January in November! A winter acclimatization hike on familiar trails in Waterville Valley. The temperature was 12 degrees when I started late morning, and 12 degrees again at dusk.
A few diehard XC skiers had negotiated the thin snow cover on Livermore Trail.
The Kettles Path dates back to the 1890s, when it was laid out by Waterville hiker and guidebook author Arthur L. Goodrich.
I didn't quite have first tracks on the trail - this critter preceded me for a good half-mile. Red fox?
One of the three bowl-shaped glacial "kettles" along the trail.
This giant white ash is a survivor.
One of many rock faces around The Scaur.
The traditional black-on-yellow of WVAIA signs.
On this bitterly cold and windy day Mt. Tecumseh was obscured by "wind fog."
Surprisingly, it was sunny, windless and rather comfortable at the south-facing Scaur, looking south towards Sandwich Dome and Jennings Peak.
Ghostly vista of Middle & South Tripyramid and West Sleeper.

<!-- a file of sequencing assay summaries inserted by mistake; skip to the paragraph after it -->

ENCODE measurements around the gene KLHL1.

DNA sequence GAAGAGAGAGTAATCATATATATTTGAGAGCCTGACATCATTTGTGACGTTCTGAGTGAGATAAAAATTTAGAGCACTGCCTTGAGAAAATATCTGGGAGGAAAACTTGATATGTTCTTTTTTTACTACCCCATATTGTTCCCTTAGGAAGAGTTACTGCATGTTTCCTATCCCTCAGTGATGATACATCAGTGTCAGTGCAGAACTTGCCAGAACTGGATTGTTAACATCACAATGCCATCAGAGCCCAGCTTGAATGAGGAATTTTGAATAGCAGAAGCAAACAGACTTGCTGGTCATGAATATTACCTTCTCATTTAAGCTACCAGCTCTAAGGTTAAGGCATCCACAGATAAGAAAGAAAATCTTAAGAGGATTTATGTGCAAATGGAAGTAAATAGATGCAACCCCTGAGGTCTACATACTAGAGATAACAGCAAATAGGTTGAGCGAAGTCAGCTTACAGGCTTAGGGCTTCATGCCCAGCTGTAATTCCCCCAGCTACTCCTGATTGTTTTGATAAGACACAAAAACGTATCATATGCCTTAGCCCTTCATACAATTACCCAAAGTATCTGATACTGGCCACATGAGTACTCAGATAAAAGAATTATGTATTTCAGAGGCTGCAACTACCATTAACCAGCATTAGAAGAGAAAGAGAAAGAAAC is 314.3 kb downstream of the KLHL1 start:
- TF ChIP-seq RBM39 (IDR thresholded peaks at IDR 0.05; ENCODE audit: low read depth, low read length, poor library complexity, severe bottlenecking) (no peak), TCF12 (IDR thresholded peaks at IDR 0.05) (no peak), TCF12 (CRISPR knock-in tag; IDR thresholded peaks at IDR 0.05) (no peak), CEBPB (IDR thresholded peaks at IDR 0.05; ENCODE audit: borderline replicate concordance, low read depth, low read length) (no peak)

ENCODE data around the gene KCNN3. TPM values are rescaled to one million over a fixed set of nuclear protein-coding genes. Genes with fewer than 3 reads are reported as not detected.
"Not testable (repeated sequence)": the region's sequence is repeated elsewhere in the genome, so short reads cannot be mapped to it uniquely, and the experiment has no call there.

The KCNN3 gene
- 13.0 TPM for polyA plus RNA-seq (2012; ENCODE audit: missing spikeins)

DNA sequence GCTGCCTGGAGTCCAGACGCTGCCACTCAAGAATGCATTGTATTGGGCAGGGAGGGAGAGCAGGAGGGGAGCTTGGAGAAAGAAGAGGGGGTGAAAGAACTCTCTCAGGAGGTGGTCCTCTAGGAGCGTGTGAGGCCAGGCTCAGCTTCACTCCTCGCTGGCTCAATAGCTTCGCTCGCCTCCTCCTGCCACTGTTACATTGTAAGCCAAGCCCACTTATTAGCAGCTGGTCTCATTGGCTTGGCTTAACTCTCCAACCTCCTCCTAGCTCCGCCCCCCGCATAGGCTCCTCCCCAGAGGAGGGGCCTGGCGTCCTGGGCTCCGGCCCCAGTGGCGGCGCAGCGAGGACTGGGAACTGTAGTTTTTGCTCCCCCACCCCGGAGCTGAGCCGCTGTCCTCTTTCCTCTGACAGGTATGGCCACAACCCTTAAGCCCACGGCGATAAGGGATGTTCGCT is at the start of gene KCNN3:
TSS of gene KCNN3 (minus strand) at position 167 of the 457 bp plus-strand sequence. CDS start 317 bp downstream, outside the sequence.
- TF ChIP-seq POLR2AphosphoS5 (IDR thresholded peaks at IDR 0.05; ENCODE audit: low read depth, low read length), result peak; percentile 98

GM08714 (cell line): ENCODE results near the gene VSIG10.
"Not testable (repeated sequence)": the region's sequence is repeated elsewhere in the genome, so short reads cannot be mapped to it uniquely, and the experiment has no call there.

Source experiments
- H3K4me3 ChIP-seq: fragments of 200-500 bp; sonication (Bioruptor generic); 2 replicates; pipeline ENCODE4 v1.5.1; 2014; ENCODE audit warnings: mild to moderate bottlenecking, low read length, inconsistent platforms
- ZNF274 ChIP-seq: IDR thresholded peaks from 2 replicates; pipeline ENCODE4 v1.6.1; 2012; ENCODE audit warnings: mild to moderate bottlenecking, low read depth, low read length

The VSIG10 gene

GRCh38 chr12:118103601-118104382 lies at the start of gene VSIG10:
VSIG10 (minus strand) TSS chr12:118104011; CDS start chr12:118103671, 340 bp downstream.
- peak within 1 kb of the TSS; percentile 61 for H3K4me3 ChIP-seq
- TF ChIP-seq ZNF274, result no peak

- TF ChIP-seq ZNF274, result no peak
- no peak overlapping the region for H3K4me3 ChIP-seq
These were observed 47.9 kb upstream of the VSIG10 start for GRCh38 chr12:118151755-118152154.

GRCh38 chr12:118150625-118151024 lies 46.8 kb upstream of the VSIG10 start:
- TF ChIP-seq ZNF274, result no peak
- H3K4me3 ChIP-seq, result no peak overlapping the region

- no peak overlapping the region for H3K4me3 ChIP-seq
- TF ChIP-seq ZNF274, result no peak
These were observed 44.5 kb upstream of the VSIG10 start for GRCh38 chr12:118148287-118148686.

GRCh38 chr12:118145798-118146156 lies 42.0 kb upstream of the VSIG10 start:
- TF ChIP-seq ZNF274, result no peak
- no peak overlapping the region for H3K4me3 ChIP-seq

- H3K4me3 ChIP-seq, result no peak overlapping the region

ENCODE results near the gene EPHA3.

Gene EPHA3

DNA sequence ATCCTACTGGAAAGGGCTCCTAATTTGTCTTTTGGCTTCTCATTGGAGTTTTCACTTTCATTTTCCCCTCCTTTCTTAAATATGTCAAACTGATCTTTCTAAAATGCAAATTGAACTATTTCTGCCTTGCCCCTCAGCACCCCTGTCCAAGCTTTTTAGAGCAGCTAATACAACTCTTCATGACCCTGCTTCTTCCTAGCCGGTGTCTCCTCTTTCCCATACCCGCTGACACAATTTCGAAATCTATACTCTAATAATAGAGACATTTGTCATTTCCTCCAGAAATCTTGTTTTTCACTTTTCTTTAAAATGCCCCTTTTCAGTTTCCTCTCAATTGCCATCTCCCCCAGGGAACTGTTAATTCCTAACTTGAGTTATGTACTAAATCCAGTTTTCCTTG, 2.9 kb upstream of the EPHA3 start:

Looking out towards Lost Pass.
Fuzzed-out East Osceola and the Painted Cliff.
Mt. Osceola and its long southern ridges.
Along Irene's Path just beyond The Scaur, you pass by Waterville's Rock of Gibraltar.
Bright day on the Scaur Ridge.
Tracks from a rambling Ruffed Grouse.
Bear in the neighborhood!
I bushwhacked east along the ridge from the point where Irene's Path drops down towards Flume Brook.
Enjoyed the sun in this beautiful maple glade about 1/3 mile along the ridge.
I returned to Irene's Path and headed down to the Waterville Flume. Microspikes went on at the top of the steep descent. Wind fog continued to obscure the Osceolas at this favorite viewpoint partway down.
A fine profile of East Osceola.
Snowshoe hare. About 3-4" of snow on the trail here.
Trail junction down by Flume Brook. A deep, cold valley.
The Waterville Flume, one of the neatest attractions in the region.
Flume Brook already freezing up, in mid-November!
Fractured ledges on the west wall of the Flume.
On the way back along Irene's Path, I noticed that the bear tracks led to the base of this beech tree.
Maybe the bruin snagged some beech nuts up there.
Mt. Tecumseh beyond the cliffs of The Scaur.